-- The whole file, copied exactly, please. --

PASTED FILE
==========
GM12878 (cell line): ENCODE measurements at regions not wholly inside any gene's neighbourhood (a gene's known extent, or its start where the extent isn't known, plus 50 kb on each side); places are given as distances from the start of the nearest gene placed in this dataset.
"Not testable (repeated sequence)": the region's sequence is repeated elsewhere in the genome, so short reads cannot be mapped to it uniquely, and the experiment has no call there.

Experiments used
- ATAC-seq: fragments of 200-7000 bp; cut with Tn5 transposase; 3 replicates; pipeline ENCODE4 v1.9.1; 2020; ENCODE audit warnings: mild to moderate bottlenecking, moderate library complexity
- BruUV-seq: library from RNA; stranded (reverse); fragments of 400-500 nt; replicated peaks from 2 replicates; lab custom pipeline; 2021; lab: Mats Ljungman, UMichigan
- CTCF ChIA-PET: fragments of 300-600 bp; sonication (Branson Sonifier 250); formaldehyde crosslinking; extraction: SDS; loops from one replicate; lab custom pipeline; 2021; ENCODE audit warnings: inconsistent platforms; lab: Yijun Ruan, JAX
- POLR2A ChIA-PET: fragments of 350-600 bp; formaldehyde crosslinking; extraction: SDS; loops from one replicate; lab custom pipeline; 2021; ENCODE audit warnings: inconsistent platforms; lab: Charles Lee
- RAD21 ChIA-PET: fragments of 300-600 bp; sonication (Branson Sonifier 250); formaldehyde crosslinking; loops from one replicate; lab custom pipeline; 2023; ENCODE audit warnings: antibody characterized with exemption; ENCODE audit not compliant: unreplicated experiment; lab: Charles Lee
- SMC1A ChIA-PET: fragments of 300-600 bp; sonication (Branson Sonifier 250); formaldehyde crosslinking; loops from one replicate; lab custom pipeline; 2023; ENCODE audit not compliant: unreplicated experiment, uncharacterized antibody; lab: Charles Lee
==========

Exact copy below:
GM12878 (cell line): ENCODE measurements at regions not wholly inside any gene's neighbourhood (a gene's known extent, or its start where the extent isn't known, plus 50 kb on each side); places are given as distances from the start of the nearest gene placed in this dataset.
"Not testable (repeated sequence)": the region's sequence is repeated elsewhere in the genome, so short reads cannot be mapped to it uniquely, and the experiment has no call there.

Experiments used
- ATAC-seq: fragments of 200-7000 bp; cut with Tn5 transposase; 3 replicates; pipeline ENCODE4 v1.9.1; 2020; ENCODE audit warnings: mild to moderate bottlenecking, moderate library complexity
- BruUV-seq: library from RNA; stranded (reverse); fragments of 400-500 nt; replicated peaks from 2 replicates; lab custom pipeline; 2021; lab: Mats Ljungman, UMichigan
- CTCF ChIA-PET: fragments of 300-600 bp; sonication (Branson Sonifier 250); formaldehyde crosslinking; extraction: SDS; loops from one replicate; lab custom pipeline; 2021; ENCODE audit warnings: inconsistent platforms; lab: Yijun Ruan, JAX
- POLR2A ChIA-PET: fragments of 350-600 bp; formaldehyde crosslinking; extraction: SDS; loops from one replicate; lab custom pipeline; 2021; ENCODE audit warnings: inconsistent platforms; lab: Charles Lee
- RAD21 ChIA-PET: fragments of 300-600 bp; sonication (Branson Sonifier 250); formaldehyde crosslinking; loops from one replicate; lab custom pipeline; 2023; ENCODE audit warnings: antibody characterized with exemption; ENCODE audit not compliant: unreplicated experiment; lab: Charles Lee
- SMC1A ChIA-PET: fragments of 300-600 bp; sonication (Branson Sonifier 250); formaldehyde crosslinking; loops from one replicate; lab custom pipeline; 2023; ENCODE audit not compliant: unreplicated experiment, uncharacterized antibody; lab: Charles Lee